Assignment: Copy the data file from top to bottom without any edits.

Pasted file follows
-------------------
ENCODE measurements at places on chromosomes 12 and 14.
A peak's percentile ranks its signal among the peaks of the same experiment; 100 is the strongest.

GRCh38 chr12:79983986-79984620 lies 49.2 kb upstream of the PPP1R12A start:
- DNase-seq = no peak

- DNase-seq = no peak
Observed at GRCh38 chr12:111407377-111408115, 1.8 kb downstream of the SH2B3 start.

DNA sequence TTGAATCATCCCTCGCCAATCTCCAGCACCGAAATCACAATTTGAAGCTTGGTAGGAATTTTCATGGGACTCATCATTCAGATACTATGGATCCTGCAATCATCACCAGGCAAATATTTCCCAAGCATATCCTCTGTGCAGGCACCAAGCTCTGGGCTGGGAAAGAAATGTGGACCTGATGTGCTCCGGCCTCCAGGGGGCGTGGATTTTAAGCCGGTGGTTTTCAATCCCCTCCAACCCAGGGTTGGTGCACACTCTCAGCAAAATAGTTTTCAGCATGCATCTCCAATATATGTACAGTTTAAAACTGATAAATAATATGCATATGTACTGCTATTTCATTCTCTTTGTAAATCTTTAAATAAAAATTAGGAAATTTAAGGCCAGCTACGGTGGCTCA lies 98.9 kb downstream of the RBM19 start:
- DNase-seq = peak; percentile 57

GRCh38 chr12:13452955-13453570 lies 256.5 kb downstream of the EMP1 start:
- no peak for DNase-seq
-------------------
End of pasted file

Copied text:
ENCODE measurements at places on chromosomes 12 and 14.
A peak's percentile ranks its signal among the peaks of the same experiment; 100 is the strongest.

GRCh38 chr12:79983986-79984620 lies 49.2 kb upstream of the PPP1R12A start:
- DNase-seq = no peak

- DNase-seq = no peak
Observed at GRCh38 chr12:111407377-111408115, 1.8 kb downstream of the SH2B3 start.

DNA sequence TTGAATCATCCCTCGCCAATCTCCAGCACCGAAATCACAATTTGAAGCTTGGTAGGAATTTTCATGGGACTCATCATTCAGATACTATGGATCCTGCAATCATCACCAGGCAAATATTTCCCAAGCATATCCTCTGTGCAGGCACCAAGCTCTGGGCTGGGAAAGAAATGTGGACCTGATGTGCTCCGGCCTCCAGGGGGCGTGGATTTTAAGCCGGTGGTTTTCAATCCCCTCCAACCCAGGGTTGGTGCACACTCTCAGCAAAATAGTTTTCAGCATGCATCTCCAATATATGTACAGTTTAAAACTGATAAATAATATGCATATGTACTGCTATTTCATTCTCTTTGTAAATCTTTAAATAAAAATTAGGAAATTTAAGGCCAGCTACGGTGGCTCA lies 98.9 kb downstream of the RBM19 start:
- DNase-seq = peak; percentile 57

GRCh38 chr12:13452955-13453570 lies 256.5 kb downstream of the EMP1 start:
- no peak for DNase-seq